After having a baby, it’s normal to be laser-focused on your little one’s health.
These conditions, called adverse pregnancy outcomes (APOs), are associated with an increased risk of developing heart disease, according to the American Heart Association (AHA):
- Preeclampsia – high blood pressure during pregnancy coupled with signs of damage to the liver, kidneys or another vital organ
- Gestational diabetes – the onset of type 2 diabetes during pregnancy
- Pre-term birth – delivery before 37 weeks
- Placental abruption – separation of the placenta from the uterus before childbirth
- Stillbirth – death of a baby prior to delivery
“These conditions occur in about 10-20% of pregnancies and are associated with a two- to four-fold risk of future heart disease,” said Geetanjali Dang, MD, a cardiologist with Baptist Heart Specialists. “The risk increases with the severity of the condition, and if you’ve had more than one complicated pregnancy.”
Women with an APO who are of advanced maternal age (35 and older) have a higher risk of developing heart-related conditions.
Dr. Dang explained the correlation between APOs and heart disease is because the vascular abnormalities present with an APO also can lead to common, difficult-to-treat forms of heart disease in women as they age.
Fortunately, early intervention after delivery can help significantly.
“Interrupting this process in the early phases and soon after recovery from an APO may be key to preventing diastolic heart failure, which is associated with a poor prognosis and lacks effective treatment options,” said Dr. Dang.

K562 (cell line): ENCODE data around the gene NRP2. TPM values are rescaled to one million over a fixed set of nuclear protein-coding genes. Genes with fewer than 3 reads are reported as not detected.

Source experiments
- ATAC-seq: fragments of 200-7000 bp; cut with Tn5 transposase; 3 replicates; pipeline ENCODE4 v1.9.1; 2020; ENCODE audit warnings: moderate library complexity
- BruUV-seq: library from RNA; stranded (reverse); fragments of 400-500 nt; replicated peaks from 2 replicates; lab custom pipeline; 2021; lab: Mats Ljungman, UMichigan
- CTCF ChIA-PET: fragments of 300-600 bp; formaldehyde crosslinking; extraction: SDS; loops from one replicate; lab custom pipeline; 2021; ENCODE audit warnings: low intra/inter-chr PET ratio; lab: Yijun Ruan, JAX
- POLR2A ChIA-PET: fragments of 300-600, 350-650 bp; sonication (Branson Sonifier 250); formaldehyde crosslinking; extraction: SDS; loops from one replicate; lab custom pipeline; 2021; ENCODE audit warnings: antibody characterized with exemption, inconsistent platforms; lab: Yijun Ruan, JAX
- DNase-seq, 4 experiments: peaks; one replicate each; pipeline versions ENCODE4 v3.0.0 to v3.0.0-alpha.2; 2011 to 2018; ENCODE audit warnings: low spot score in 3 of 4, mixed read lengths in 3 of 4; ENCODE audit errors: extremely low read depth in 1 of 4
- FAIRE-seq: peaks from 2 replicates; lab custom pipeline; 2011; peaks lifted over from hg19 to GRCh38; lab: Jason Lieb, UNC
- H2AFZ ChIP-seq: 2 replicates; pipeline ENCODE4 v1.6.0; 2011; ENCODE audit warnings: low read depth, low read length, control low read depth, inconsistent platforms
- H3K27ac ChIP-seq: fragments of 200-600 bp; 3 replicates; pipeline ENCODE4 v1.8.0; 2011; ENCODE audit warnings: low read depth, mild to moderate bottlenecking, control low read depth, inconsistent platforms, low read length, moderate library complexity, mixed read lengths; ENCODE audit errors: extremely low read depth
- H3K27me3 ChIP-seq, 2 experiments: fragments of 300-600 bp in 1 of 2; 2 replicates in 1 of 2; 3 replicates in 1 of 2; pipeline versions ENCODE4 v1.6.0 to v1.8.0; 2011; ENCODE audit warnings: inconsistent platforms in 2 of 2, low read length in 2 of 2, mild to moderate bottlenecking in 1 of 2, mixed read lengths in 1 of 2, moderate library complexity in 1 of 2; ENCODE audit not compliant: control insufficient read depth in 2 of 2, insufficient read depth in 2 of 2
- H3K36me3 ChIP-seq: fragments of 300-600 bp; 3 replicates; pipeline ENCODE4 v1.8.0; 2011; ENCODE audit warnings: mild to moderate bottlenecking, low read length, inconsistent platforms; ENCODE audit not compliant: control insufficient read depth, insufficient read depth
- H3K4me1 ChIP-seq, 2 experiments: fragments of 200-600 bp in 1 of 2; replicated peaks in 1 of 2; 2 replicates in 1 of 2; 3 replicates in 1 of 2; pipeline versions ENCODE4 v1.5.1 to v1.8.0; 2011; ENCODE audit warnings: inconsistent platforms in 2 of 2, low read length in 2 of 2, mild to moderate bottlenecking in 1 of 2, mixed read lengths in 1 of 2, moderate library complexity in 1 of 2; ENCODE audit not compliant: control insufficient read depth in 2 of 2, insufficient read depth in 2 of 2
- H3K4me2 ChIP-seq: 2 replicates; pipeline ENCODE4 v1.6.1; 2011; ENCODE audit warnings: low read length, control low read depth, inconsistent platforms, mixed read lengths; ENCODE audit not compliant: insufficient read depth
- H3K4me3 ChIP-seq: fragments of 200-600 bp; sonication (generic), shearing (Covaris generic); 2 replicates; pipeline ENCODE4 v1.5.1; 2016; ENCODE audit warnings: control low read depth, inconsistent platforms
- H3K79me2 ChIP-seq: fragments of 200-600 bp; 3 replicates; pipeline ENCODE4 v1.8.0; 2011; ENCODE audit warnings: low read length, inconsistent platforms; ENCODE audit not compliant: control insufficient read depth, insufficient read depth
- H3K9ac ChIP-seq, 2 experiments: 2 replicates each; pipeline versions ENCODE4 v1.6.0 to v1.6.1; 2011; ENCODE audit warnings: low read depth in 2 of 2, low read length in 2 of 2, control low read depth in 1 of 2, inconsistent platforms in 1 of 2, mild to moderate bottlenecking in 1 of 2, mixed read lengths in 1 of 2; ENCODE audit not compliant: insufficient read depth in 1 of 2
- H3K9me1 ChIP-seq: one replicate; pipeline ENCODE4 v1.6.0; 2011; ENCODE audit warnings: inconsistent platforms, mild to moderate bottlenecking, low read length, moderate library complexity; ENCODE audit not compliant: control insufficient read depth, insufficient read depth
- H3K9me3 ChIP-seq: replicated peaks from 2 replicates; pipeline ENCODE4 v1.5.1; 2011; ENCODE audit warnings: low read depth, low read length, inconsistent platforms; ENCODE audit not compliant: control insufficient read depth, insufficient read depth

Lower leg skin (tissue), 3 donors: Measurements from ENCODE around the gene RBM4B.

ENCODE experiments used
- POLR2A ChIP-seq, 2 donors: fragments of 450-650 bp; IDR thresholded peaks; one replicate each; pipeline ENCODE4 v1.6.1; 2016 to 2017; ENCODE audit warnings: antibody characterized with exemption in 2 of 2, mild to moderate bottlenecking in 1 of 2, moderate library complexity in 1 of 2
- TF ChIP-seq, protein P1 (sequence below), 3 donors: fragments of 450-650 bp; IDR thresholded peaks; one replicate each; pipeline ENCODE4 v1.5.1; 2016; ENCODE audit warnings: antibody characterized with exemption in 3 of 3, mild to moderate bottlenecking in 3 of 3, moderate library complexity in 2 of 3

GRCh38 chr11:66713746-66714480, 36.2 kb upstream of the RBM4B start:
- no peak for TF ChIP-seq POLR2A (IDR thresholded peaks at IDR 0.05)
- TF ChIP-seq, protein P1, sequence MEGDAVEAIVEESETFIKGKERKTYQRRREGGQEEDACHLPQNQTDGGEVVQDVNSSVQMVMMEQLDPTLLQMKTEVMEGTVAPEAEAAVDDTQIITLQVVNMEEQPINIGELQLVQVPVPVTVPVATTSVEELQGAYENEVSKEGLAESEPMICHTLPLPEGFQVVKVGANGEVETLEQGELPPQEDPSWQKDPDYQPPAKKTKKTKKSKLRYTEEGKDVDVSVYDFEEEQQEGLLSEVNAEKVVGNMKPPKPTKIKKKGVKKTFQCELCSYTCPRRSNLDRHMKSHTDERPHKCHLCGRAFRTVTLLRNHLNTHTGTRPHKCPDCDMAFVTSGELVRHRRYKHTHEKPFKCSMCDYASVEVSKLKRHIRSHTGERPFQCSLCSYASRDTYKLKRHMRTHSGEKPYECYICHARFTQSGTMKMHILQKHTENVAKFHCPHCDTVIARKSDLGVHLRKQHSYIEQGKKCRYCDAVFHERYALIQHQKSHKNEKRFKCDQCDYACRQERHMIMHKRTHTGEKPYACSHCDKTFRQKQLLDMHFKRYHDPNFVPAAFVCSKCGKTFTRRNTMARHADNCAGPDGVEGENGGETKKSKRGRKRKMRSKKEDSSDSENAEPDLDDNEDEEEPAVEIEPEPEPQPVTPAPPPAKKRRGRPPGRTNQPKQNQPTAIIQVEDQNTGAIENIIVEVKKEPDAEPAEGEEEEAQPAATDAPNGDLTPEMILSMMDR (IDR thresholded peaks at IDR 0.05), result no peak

If you experienced an APO, Dr. Dang recommends following up with a primary care physician or cardiologist for an initial screening within three months of delivery. Your physician will create a care plan based on your current symptoms and risk factors.
A heart-healthy lifestyle will be key: eating a balanced diet, exercising, getting enough sleep, not smoking, and making sure your numbers are in a good zone. Your numbers refer to cholesterol, blood pressure, weight and blood glucose levels.
According to Dr. Dang, the following eating plan is most effective for lowering your heart disease risk:
- Eat primarily vegetables, fruits, legumes, nuts, whole grains and fish.
- Reduce saturated fats (those typically solid at room temperature) to no more than 6% of daily calories. Olive oil is a good substitute.
- Lower cholesterol (no more than 300 milligrams a day) and sodium (no more than 1,500 milligrams a day) intake.
- Minimize consumption of processed meats, refined carbohydrates and sweetened beverages.
The findings from the AHA also show that breastfeeding may lower your risk of heart disease because lactating women usually have more favorable health indicators, such as body mass index (BMI), blood pressure, cholesterol and blood sugar levels.
Your best bet is to adopt healthy eating and exercise habits at least three years before pregnancy to lower your risk of adverse pregnancy outcomes.
“When you consider that cardiovascular disease is the No. 1 cause of death in women, it pays to be attuned to your heart health at any stage of life,” Dr. Dang said.
A healthy lifestyle before pregnancy is key to continued health after delivery. A primary care physician can help guide you along the way. To find one near you, call 904.202.4YOU (4968) or fill out the appointment request form. For more information on cardiology services, call Baptist Heart Specialists at 904.720.0799.